Such technology also eliminates driver input from the equation. “We feel it is important in an electronic logging system to have automated driver status changes based on the movement of the vehicle,” says Drew Hamilton, executive vice president of Teletrac. With the Teletrac system, once a driver logs in and goes “on duty,” all other status changes are automated.
Jeff McGinney, safety director for Jetco Delivery, a Houston-based carrier with 100 trucks, says the company’s drivers are operating safer by using PeopleNet’s eDriver Logs. In the past, drivers were spending too much time trying to perform “creative logging.”
“Now drivers just log in and let it go,” McGinney says. Electronic logs help drivers focus on their surroundings and, as a result, drive safer. Based on internal studies, electronic logs save Jetco drivers 20 minutes a day, not to mention the time drivers would spend thinking and worrying about inspections, violations and out-of-service orders.
As part of using PeopleNet’s eDriver Logs application, drivers also can access current HOS status – such as their violations and available hours – by using the online Driver Center application on a PC or mobile device outside the cab.
Fleets also can have instant visibility into drivers’ duty status to help determine if fatigue is a contributing factor for unsafe behaviors. Companies that use Qualcomm’s Critical Event Reporting (CER) and QHOS products get drivers’ hours reported alongside critical safety events, such as a hard-braking incident or activation of a vehicle’s roll stability system.
Having the driver’s hours available instantly alongside an event can help fleet managers quickly assess if fatigue may have played a role in the event, says Chris Silver, senior product marketing manager for Qualcomm Enterprise Services.
Perhaps the biggest impact of electronic logs to fleet safety is to eliminate guesswork from HOS compliance. Inaccurate information not only can contribute to excessive driving and driver fatigue – and ultimately to accidents – but also can put your business at risk, as even petty logbook violations can accumulate to lower your safety score under the new CSA 2010 safety regime. n
Are the current rules working?
Few drivers using later available hours, survey finds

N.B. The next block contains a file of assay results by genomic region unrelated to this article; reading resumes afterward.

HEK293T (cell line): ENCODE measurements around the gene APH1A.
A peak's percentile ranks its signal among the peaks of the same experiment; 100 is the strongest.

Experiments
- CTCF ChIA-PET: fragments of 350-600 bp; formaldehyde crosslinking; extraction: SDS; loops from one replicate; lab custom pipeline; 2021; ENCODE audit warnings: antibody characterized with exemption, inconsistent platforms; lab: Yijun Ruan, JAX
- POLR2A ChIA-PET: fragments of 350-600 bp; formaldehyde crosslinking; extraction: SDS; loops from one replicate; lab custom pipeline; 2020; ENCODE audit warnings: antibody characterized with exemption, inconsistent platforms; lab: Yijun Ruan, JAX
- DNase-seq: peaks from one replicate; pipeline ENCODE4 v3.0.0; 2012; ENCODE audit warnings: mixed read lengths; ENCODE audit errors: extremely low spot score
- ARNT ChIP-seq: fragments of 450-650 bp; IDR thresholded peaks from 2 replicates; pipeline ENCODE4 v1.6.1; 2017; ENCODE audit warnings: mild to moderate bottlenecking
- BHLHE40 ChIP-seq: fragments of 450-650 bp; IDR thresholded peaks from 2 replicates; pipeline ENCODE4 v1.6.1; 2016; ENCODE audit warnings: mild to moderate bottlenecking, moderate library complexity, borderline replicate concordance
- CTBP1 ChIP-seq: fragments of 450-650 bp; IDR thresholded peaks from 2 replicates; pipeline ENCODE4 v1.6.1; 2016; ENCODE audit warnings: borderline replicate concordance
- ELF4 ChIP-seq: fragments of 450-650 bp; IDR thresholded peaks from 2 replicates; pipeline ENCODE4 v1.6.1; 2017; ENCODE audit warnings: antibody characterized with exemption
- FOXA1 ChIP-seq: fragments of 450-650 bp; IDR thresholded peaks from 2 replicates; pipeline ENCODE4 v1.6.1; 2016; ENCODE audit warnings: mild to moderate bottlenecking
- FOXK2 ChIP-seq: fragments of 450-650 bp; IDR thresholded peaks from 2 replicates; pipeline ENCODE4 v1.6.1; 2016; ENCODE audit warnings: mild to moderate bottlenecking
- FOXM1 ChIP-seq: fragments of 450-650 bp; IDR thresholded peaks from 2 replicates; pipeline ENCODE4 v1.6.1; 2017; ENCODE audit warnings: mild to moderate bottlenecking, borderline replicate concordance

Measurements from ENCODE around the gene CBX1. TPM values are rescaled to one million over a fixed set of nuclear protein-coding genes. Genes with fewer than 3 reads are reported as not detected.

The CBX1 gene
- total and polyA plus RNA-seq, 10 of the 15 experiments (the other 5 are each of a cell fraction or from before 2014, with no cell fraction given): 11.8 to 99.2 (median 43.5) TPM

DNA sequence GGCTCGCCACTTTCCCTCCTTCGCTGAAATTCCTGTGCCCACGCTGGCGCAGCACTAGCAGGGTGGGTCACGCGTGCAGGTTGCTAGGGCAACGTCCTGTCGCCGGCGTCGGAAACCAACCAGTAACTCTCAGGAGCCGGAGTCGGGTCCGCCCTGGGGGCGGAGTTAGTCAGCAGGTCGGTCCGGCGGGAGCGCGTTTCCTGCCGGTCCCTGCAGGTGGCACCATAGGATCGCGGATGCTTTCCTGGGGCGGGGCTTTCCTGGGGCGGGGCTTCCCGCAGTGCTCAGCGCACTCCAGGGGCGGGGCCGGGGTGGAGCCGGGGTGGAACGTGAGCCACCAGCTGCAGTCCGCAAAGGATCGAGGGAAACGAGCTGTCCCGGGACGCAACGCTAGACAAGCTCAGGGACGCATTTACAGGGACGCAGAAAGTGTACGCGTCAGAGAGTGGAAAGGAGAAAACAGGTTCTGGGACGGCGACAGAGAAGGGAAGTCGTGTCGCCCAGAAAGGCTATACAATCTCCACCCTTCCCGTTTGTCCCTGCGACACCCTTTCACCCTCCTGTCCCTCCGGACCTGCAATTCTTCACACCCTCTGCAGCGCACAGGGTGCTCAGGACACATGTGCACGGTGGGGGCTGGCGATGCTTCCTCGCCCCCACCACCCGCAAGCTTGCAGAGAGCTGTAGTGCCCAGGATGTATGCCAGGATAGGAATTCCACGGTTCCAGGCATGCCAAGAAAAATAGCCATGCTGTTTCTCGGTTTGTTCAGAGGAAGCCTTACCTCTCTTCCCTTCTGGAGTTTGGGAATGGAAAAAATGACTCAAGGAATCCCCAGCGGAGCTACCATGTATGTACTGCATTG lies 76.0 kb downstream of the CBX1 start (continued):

On the surface, the changes to the hours-of-service rules that were enacted in 2004 seem to have been effective in reducing accidents. According to the most recent accident statistics from the Federal Motor Carrier Safety Administration, between 2004 and 2008, the total injuries and fatalities from crashes involving large trucks have fallen by more than 22 percent and 19 percent, respectively.
In March 2010, the American Transportation Research Institute initiated a data collection effort to examine HOS safety impacts on the trucking industry. A total of 257 responses were received, representing more than 127,000 drivers and nearly 9 billion miles.
In comparing results from the two studies, the total collisions per million miles traveled for all fleets decreased 11.7 percent in 2009 from 2004. Preventable collisions per million miles decreased nearly 31 percent in the same time period.
The 2010 ATRI study also looked at the correlation between the reduction in accidents and the changes to the HOS regulations, such as the addition of an extra hour of driving (11 hours). The study found that the new regulations governing drivers’ working hours had little effect on safety, as the data suggests that about 87 percent of all commercial vehicle collisions may occur within the first eight hours of driving. After the first eight hours, the frequency of DOT recordable collisions fell sharply.
This sharp drop in accidents and fatalities can be attributed to the fact that fewer drivers used the 9-10 and 10-11 hours for driving. In total, 12 percent of collisions occurred between the 9-11 driving hours. Sixty-six percent of drivers used part of the 9-10 hour at least once during the month, and 61 percent of drivers used part of the 10-11 driving hour. ATRI found that drivers generally used the 34-hour restart provision three or fewer times per month.
Based on these findings, a fleet that uses electronic logs to prevent drivers from exceeding 11 hours of driving each day would see little, if any, impact on safety since nearly all accidents occur within the first eight hours of driving. Not included in the study, however, was the impact of the continuous 10-hour break. By using electronic logs, fleets can ensure that drivers are not driving during this period.